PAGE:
Table of contents
About this book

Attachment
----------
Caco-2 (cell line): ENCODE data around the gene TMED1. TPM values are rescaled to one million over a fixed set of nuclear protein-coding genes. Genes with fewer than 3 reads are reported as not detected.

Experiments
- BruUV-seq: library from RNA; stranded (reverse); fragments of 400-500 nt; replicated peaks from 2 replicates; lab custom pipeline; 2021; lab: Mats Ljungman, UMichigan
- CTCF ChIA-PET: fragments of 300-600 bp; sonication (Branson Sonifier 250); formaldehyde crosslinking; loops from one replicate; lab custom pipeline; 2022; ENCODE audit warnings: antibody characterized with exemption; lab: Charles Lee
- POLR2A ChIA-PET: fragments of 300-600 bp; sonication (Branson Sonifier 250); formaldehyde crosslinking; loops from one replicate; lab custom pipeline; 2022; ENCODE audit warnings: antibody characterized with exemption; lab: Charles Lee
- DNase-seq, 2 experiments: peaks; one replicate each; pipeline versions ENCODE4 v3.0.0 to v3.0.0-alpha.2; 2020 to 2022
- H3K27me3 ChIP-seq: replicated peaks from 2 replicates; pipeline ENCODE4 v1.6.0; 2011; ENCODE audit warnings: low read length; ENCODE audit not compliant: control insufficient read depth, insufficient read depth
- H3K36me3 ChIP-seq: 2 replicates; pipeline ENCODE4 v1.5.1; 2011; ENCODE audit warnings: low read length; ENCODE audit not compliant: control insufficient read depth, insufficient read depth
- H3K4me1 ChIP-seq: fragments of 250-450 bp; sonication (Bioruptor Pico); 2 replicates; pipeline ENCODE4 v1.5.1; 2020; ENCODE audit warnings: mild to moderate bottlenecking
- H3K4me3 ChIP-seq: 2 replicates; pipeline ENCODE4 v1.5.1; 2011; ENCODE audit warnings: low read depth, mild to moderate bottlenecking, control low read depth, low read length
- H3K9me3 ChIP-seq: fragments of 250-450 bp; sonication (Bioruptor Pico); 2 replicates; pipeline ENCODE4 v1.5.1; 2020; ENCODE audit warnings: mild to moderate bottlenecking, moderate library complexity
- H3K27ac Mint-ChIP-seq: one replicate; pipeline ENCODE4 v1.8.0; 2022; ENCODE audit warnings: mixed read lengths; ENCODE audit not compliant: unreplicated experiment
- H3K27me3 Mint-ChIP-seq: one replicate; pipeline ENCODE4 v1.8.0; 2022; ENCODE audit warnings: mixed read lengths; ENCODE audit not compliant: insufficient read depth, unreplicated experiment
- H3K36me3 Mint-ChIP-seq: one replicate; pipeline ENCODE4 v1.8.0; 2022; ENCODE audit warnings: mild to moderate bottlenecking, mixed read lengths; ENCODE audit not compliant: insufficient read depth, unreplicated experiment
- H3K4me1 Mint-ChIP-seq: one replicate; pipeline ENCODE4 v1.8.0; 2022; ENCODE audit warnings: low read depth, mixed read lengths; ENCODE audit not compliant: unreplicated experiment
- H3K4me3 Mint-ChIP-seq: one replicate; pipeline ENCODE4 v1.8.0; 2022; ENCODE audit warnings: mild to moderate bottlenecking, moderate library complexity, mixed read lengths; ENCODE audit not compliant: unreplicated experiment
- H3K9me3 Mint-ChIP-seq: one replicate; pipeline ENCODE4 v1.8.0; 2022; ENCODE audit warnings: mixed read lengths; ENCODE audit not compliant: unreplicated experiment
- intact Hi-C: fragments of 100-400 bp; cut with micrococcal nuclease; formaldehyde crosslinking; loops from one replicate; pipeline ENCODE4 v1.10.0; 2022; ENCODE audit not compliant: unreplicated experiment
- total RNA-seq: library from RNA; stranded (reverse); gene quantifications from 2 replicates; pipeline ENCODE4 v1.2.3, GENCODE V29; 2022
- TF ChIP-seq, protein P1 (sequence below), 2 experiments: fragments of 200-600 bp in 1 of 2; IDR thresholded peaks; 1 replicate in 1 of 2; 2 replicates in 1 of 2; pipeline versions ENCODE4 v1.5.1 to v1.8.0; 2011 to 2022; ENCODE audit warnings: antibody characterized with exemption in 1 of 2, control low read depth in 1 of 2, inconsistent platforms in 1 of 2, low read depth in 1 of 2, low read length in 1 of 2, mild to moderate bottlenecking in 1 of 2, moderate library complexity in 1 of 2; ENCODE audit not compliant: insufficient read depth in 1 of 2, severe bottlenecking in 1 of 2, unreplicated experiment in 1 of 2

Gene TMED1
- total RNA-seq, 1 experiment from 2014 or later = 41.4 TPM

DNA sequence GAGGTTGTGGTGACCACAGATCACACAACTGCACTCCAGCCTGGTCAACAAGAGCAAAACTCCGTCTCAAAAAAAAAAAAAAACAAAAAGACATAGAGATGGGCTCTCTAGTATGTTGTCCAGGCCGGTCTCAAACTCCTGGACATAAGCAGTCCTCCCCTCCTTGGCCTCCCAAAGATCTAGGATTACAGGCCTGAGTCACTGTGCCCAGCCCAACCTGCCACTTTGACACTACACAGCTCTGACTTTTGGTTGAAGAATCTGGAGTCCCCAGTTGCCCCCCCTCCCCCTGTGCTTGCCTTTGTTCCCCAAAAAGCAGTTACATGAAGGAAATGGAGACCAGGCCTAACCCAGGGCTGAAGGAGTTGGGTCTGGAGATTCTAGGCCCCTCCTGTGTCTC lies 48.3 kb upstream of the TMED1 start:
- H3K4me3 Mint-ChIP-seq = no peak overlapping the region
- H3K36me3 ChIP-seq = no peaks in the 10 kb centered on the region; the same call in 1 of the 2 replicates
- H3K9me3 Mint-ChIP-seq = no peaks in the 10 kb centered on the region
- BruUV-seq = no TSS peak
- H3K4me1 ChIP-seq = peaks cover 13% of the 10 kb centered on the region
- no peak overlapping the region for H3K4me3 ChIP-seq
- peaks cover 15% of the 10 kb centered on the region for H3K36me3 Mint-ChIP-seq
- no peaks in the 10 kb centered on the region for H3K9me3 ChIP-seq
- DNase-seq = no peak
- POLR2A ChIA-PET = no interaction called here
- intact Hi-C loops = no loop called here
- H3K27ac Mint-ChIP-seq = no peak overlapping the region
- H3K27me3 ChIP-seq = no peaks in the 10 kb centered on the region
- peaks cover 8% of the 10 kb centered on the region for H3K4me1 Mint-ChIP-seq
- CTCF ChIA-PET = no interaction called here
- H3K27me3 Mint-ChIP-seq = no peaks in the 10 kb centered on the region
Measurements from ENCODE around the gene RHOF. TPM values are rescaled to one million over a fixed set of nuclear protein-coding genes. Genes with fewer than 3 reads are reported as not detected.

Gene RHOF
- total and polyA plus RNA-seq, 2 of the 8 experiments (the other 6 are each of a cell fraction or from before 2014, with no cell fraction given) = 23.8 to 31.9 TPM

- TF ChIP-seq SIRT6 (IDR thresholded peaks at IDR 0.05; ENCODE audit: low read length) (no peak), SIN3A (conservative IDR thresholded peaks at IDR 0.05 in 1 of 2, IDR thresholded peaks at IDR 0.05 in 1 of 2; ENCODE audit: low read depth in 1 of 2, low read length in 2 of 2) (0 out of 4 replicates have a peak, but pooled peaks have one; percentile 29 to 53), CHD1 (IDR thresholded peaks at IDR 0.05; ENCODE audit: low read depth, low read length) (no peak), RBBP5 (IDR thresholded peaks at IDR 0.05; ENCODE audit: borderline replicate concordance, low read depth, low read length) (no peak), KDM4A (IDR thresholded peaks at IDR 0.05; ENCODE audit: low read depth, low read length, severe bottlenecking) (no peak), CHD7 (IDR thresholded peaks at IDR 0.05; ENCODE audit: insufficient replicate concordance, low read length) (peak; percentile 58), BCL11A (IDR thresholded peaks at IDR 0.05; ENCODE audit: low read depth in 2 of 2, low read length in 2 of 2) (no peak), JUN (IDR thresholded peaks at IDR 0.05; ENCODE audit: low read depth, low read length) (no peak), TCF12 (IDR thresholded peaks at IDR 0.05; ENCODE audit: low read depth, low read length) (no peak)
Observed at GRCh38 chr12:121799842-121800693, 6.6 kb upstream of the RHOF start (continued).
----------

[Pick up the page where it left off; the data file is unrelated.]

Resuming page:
No one disputes how important it is, in today's world, to prepare students to un derstand mathematics as weII as to use and communicate mathematics in their future lives. That task is very difficult, however. Refocusing curricula on funda mental concepts, producing new teaching materials, and designing teaching units based on 'mathematicians' common sense' (or on logic) have not resulted in a better understanding of mathematics by more students. The failure of such efforts has raised questions suggesting that what was missing at the outset of these proposals, designs, and productions was a more profound knowledge of the phenomena of learning and teaching mathematics in sociaIIy established and cuIturaIIy, politicaIIy, and economicaIIy justified institutions - namely, schools. Such knowledge cannot be built by mere juxtaposition of theories in disci plines such as psychology, sociology, and mathematics. Psychological theories focus on the individual learner. Theories of sociology of education look at the general laws of curriculum development, the specifics of pedagogic discourse as opposed to scientific discourse in general, the different possible pedagogic rela tions between the teacher and the taught, and other general problems in the inter face between education and society. Mathematics, aside from its theoretical contents, can be looked at from historical and epistemological points of view, clarifying the genetic development of its concepts, methods, and theories. This view can shed some light on the meaning of mathematical concepts and on the difficulties students have in teaching approaches that disregard the genetic development of these concepts.
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